There's Elmo, Cookie Monster, and Big Bird, of course. But now, children may have a new favorite.

"Julia... she's my favorite character," said Olivia Moffett, a preschool student at the Barber Institute.
 

Julia is Sesame Street's first ever character with autism.

"People don't understand children with autism, they think they're more different than they're more alike, and I'm hoping that with the Sesame Street campaign, focusing on children 2-5 years of age, that these very young children will get to see, it's okay to have a disability," said Dr. Maureen Barber-Carey, Vice President of the Barber National Institute.

1 in 68 children are diagnosed with autism. But public understanding of the disorder is still lacking. That's why Dr. Maureen Barber-Carey suggested the idea for Julia.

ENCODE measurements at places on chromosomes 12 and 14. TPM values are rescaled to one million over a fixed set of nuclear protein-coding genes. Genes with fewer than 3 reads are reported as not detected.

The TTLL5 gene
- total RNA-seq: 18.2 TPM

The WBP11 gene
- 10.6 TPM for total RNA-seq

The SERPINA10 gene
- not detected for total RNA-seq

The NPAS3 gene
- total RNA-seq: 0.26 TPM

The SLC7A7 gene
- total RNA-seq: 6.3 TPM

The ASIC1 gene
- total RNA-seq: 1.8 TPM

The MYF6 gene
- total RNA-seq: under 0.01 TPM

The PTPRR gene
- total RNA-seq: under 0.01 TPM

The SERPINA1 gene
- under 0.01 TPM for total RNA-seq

"I think too often it's just, you're fearful of what you don't know or what you don't understand, but as we bring more understanding, then I think that people really accept all children as amazing."
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The Barber Institute is introducing Sesame Street's new character to pre-schoolers, through the "We're Amazing: 1,2,3" book."It's a great book and a great idea, we talk all the time about just the children in our room being different and getting along and being friends with each other," said Julie Brenna, a teacher in the Pre-K Counts program at the  Barber Institute.


The students in the Pre-K Counts program at the Barber Institute were very excited about to meet their new friend.


Parents like Deana Nelson who has an autistic child of her own, appreciate how important this is for society.

"It lets a lot of parents see, a different side of things they might not normally see, bringing the autism spectrum to the forefront and especially incorporating it into Sesame Street, is wonderful," said Nelson.

Incorporating an autistic character like Julia is just the first step in showing the world that all children are amazing.